Meeting Times and Places:
Tuesday: Rounds 207, 12:30-1:45.
Thursday: Memorial 213, 12:30-1:45 Lab.

Course Description:
Use and development of multimedia – combining text, graphics, sound, still and video images and animation into a unified, seamless document. Examines the nature of the various media, the capture or creation, digitalization and modification of each media type, the architecture and technology of multimedia systems, the principles behind effective multimedia presentations, analysis and design of GUI systems and multimedia development through the use of common software packages. Treats both the fundamental concepts and current and emerging technologies.

Course Goals and Objectives:

  1. Learn about the nature of text, image, audio, video, graphic and animation files.
  2. Learn about capturing the various media.
  3. Learn about creating, editing and storing the various media.
  4. Learn about digitization and compression and the role they play in multimedia.
  5. Learn about authoring tools for packaging multimedia systems.
  6. Learn about web-based multimedia and the special problems involved in delivering media over the WWW.
  7. Learn about effective graphical user interfaces.
  8. Learn to use a variety of common software packages to complete the above objectives.

40% – Labs
30% – Quizzes
30% – Final Project

Grade Scale:
Grades will be assigned according to the following scale:
93-100 – A
90-92 – A-
88-89 – B+
83-87 – B
80-82 – B-
78-79 – C+
73-77 – C
70-72 – C-
68-69 – D+
63-67 – D
60-62 – D-
below 60 – F

Evaluation Items

  • Final Project: Every student will be expected to complete a semester project. The project will be presented to the rest of the class during the last week of classes and during the final exam period (which is Tuesday, May 16, 11am – 1:30pm). The project will comprise 30% of the semester grade.
  • Quizzes: There will be 4 hour-long quizzes. Of the four quizzes, only 3 will count toward the semester grade, with the lowest score of the four being dropped. These three quizzes and a final exam will comprise 30% of the semester grade (6% each). NO makeup quizzes will be given for any reason. If for some reason a student misses an quiz, that quiz will be his or her dropped quiz. The first section (11-11:50) of the final exam period will be used for project presentations. The quiz schedule is as follows:
    1. Quiz 1: Tuesday, February 21
    2. Quiz 2: Tuesday, March 28
    3. Quiz 3: Tuesday, April 18
    4. Quiz 4: Thursday, April 27
    5. Final Exam: Tuesday, May 16, 11am-1:30am (11-11:50 will be used for project presentations)
  • Labs: There will be a number of lab sesions throughout the semester. During the lab, we will meet in Memorial 213. During some of these lab periods, students will be expected to complete an exercise. These lab assignments will comprise 40% of the semester grade, with the lowest lab assignment grade being dropped. NO late labs will be accepted. If for some reason a student misses a lab, that lab will be his or her dropped lab.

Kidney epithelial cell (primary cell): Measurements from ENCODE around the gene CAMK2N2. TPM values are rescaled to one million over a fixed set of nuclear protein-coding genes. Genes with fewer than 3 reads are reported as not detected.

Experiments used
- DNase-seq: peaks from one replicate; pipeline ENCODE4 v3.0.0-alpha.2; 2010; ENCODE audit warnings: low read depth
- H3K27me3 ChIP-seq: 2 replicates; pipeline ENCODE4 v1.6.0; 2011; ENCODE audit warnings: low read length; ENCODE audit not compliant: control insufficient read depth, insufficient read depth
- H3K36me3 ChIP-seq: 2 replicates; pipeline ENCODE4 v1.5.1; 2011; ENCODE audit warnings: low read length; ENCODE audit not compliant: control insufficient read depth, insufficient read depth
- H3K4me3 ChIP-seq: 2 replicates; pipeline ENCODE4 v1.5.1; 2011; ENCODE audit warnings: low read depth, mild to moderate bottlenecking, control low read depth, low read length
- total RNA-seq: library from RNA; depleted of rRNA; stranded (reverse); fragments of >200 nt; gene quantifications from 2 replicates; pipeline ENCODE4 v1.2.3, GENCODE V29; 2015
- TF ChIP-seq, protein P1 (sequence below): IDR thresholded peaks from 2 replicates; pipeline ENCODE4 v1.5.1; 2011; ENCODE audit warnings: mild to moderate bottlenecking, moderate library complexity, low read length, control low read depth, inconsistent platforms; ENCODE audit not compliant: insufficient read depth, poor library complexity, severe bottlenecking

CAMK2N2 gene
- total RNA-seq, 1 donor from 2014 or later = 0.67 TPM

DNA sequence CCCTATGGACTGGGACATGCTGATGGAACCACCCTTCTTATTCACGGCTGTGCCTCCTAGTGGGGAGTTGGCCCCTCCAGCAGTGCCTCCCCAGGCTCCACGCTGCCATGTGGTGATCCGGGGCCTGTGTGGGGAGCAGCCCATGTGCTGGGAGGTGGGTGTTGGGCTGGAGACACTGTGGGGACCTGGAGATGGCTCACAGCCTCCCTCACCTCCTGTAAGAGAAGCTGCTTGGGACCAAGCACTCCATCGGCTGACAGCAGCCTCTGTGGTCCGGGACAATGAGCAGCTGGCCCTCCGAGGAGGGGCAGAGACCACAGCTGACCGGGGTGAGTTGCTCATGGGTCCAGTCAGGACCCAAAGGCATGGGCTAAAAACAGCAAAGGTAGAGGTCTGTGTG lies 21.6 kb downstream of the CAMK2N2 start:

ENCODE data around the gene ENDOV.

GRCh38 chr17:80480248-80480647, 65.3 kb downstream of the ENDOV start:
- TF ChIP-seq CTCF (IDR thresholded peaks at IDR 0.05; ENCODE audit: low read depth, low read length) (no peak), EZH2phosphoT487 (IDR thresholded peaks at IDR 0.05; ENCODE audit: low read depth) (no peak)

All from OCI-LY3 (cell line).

Attendance Policy:
Attendance will not be taken in class or lab. However, every student is responsible for everything covered, even if it is not in the text.

Academic Honesty:
Issues of copyright and attributing original sources are particularly important in this course. These topics will be covered in this course, but it is important to realize from the first day of this course that you must accurately represent work that you have created originally versus work that consists of elements from other authors/creators. A safe guideline is to very clearly attribute the work of others, and use content from other people sparingly in your own work. I reserve the right to individually question students about their homework assignments and labs to have the student explain his or her answers to me. If you are unable to explain your answers when I ask, you will not be given credit for the assignment or lab. Such a situation constitutes plagiarism and you are referred to the Student Handbook for a description of the possible consequences of such academic dishonesty.

Tentative Schedule:

Week Date Topic Assignment
week 1
January 30
Ummm…hello to you.  (omghi2u)
Read Chapter 1
February 2
Introduction to Multimedia Read Handout (Navigating the Digital Vista)
week 2
February 7
Introduction to Multimedia (cont.) Read Lab Handout
February 9
Lab – Versatile Powerpoint Navigation
Read Handout (Chapter 7-10 excerpts)
week 3
February 14
File Compression
Read Lab Handout
February 16
Lab – Compression

week 4
February 21
Read Handouts (Chapter 3-4 excerpt & Web Usability)
February 23
Images, Color, & Web Usability
Meet in Memorial. Read Handout (Web 2.0)
week 5
February 28
Web 2.0
Read Lab Handout
March 2
Lab – Webpage Usability
Meet in Memorial 213; Read Handout (Chapter 6 excerpt)
week 6
March 7
Basics of Digital Audio
Read Lab Handout
March 9

Meet in Memorial 213;
week 7
March 14
Audio & Project Planning Read Handout (Project Planning, Delivery, & Presentation)
March 16
Quiz Read Handout (Chapter 2 excerpt)
week 8
March 21
No Class
Spring Break – Develop Project Idea
March 23
No Class/Lab Spring Break – Develop Project Idea
week 9
March 28
Animation & Authoring Software
Read Lab Handout
March 30
Lab – Flash
Meet in Memorial 213;
week 10
April 4
No Class

April 6
No Class/Lab (Work on your Flash Lab)
Work in Memorial 213 (if needed)
week 11
April 11
Read Handout (Chapter 5 Excerpt)
April 13

week 12
April 18
Flash Help & Video Slides
Read Lab Handout
April 20
Lab/Project Assistance
week 13
April 25
Legal & Ethical Issues/Presenting Your Project

April 27

week 14
May 2
Work on Project
May 4
Work on Project

week 15
May 9